High Country News September 13, 1999
In Nevada, Walker Lake is slowly disappearing, as local farmers, an Indian tribe and conservationists battle over the rights to the water that once filled the lake.
HCN rendezvous; exceptional subscribers and visitors; apologies and excuses.
Bison biologist Mary Meagher joins conservationists, area business people and snowmobilers in denouncing Yellowstone National Park's new winter use plan.
Salmon vs. traffic light in Puyallup, Wash.; two male sockeye journey up Salmon River; Church Universal & Triumphant gives USFS winter bison range; BLM told to be quicker getting cows off damaged land; Utah's Capitol Reef N.P. buys grazing allotment.
Seven reintroduced Mexican wolves from the Pipestem Pack are recaptured after they attacked cattle near Clifton, Ariz.
The Quincy Library Group sees its controversial forest plan put into action when the Forest Service doubles logging on California's Plumas, Lassen and Tahoe national forests while protecting habitat for the northern spotted owl.
The very rare Idaho ground squirrel - which is thriving on Frank Anderson's OX Ranch - is in danger elsewhere because of the scarcity of its food supply, and biologists say using fire to restore meadows may help the animal recover.
Recent studies are casting doubts on whether pepper spray is as effective as once thought in protecting hikers and hunters from attacks by bears.
Bear specialist Gary Moses says that backcountry users carrying pepper spray should never let down their guard in bear country.
In "Pillar of Sand: Can the Irrigation Miracle Last?" author Sandra Postel brings a clear, thoughtful approach to the intertwined questions of food production and population growth.
In his new collection, "Fur and Loafing in Yosemite," cartoonist Phil Frank hilariously follows the adventures of dysfunctional rangers, tourists and bears in Yosemite National Park.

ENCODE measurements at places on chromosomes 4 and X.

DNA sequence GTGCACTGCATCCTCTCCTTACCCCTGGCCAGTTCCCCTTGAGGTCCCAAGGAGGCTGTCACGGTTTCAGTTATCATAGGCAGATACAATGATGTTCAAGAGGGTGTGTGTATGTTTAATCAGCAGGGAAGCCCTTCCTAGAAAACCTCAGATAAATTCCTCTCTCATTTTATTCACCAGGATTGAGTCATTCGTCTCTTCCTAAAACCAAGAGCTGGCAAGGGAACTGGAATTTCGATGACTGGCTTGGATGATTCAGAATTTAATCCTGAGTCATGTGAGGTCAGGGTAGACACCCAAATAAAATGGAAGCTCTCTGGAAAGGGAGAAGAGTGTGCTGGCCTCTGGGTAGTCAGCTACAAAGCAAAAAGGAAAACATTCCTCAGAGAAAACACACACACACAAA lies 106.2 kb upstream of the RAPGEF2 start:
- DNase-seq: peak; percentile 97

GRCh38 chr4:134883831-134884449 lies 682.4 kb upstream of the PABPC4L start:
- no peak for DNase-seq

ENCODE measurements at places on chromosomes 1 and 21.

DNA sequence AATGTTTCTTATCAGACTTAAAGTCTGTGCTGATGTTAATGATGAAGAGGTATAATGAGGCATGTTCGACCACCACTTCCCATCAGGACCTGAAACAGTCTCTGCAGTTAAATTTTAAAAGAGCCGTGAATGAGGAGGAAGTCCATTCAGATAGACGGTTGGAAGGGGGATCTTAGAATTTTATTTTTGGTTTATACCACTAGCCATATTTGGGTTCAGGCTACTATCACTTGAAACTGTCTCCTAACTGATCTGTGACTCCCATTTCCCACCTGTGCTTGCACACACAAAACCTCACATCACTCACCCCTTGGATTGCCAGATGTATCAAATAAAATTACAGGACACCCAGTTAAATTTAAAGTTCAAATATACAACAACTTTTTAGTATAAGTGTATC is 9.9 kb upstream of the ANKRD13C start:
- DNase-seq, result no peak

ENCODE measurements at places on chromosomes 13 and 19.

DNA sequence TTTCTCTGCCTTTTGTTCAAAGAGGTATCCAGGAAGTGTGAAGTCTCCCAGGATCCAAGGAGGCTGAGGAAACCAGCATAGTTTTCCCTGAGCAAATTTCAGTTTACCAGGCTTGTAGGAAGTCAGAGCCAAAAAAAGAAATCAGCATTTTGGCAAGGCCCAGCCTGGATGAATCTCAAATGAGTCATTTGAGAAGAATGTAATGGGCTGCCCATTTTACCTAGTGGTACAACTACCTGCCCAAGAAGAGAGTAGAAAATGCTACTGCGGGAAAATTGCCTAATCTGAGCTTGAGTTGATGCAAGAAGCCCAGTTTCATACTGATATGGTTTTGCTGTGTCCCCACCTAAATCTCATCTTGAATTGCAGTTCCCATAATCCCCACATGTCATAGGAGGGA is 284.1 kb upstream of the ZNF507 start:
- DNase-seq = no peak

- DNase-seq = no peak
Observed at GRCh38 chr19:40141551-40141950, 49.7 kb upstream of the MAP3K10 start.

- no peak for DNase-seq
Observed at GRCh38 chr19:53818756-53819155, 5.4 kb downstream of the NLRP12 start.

Friends of the Bow, Biodiversity Associates and Snowy Range Group Sierra Club are leading a hike to unprotected wilderness in Medicine Bow National Forest Sept. 18.
The Indian Land Working Group is holding a symposium on "Taking a Stand in Indian Land," Sept. 20-23.
Northwest Environmental Defense Center will holds its annual retreat on the Oregon coast Sept. 24-26.
The largest mining exposition in the Western Hemisphere will be held Oct. 9-12 in Las Vegas, Nev.
A handbook to explain the 1964 Wilderness Act has been published by The Wilderness Society.
Volunteers are needed to help maintain the Continental Divide Trail from Montana to New Mexico.
Native American nation-building is the topic of a Nov. 11-13 conference in Tucson, Ariz.
A congress to discuss the future of recreation on public lands will be held Nov. 29-Dec. 2 in Aspen, Colo.
More than 100 tribal nations will be present to help bring in the year 2000 in Tucson, Ariz.
A report from the Trust for Public Land is offered free.
With tongue firmly in cheek, the writer argues that small Western towns need to give up their traditional summer festivals celebrating the Old West, and replace them with events honoring the New West in all its strangeness.
The writer argues playfully that the only way to get out of the environmental mess we've created is to join his campaign and "Die for Your Planet."
Heard Around the West
Utah Gov. Mike Leavitt has fun at Yellowstone while Bruce Babbitt is grumpy in Maine; Jesse Hendrix feeding hummingbirds; removing killer bees in Tucson; Yodaville, Ariz., vs. the military; Mt. Rainier Nat'l Park turns 100; lightning kills bear in Ore.
In his own words, Mono Lake Committee staffer Gary Nelson compares the problems his group has successfully dealt with to the challenges facing the Walker Lake Working Group.
In his own words, BLM Manager John Singlaub talks about how to save Walker Lake by building partnerships with grassroots organizations like the Walker Lake Working Group.